The adult natives were asleep in the sand, unmindful of the bush flies and the dust settling in their eyes and ears, but a handful of children played in our waterhole and hunted for lizards to trade for hard candy from the lolly jar.” I had recorded some of the strange mythic songs from their parents earlier in the day, and since the tape recorder was still set up, I asked the children to sing some of their songs for me. They gathered around the microphone, naked, knowing no word of English except “lolly” never having heard a radio or a record player, or seen a movie or television; yet after a moment of conspiratorial giggling, they sang out, loud and confidently: Daby, Daby Crocka, kingada wile frontee. Read more “The Austramerican (Australian) West”
Robert Nelson, the notes of 1901
Host: Mrs. Sidhu
In the spring of 1901, Robert Nelson McFarland, at that time in the 83rd year of his life, was interviewed by the local newspaper, the purpose being that he was the last survivor of the first pioneers to settle Brown County, Illinois in 1824 and they wanted to record his memories. But, as often happens, things intervened. The paper changed hands, Nelson passed away and the notes were lost.
Many years passed before the narrative was found in a box of old papers. In 1922, almost 100 after the events described, Nelson’s story was finally told in the Versailles Sentinal. What a shame it would have been to lose such a priceless treasure. Priceless to me because Nelson’s story is the story of my family. I didn’t have to imagine what they went through because there was a witness. Read more “Robert Nelson, the notes from 1901”
They Were Preppers on A Magic Journey!
Have you ever wondered how your world might change if all the trappings of our modern existence were suddenly stripped from our grasp? Traveling without our four wheeled cocoons, no more to enjoy the coolness of air conditioning gently coming from the vents. What if your world were suddenly stripped away, and you were forced to live the life of our ancestors? E.L. Jacobs in his story from 1967 tells of a journey he took with his parents as a small boy. It was a time before highways, and byways crossed our landscape. Taking place in Oklahoma before the convenience of automobiles existed on the dry dusty roads, and when travel by wagon was still common-place. Come along for the ride, and experience just what we miss in our hustle bustle world. Traveling at only about three miles an hour, the world opens up in an entirely new light. The sounds, and smells, the enjoyment of a campfire meal, or the wonder of a hen suddenly awakened in the night announcing her surprise.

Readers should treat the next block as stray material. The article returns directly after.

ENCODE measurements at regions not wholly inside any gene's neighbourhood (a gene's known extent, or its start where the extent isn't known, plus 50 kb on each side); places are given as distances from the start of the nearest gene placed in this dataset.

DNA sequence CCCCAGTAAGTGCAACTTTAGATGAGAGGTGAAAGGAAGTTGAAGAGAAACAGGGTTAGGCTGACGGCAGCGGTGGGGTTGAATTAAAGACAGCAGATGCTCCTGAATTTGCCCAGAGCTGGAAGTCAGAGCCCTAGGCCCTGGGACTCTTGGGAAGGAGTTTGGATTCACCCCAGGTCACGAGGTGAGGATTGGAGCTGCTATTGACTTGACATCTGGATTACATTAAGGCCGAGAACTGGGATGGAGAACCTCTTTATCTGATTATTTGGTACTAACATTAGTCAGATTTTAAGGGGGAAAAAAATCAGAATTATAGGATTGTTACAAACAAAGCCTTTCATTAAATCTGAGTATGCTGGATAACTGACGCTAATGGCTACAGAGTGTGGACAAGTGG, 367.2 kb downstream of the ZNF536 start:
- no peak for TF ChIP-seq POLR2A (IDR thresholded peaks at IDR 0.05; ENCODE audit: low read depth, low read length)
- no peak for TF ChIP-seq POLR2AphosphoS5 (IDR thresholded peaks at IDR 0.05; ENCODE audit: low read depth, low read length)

We miss a lot in our modern world. Maybe, just maybe, an existence without the trappings of our “Civilized Technocracy” wouldn’t be so bad after all, in fact maybe magic. Without the distraction of our Cell Phones, buttons to push, and the incessant cackle of the television set in the background of our lives, we might discover the magic that we’re missing. As “Preppers”, we spend so much of our time storing away gadgets, freeze dried rice cakes, and struggling with our might to maintain the lifestyle that we’ve become accustomed to… That we might be overlooking the “Magic” that our uncertain future might just bring within our grasp. As Mr Jacobs puts it in this fantastic story, “There are no heroics in my saga. Yet I have never, I think, taken a more romantic or exciting trip. As I look back on the long ride in a vehicle now vanished, but then to be seen in fair numbers, I remember many things that have stayed with me “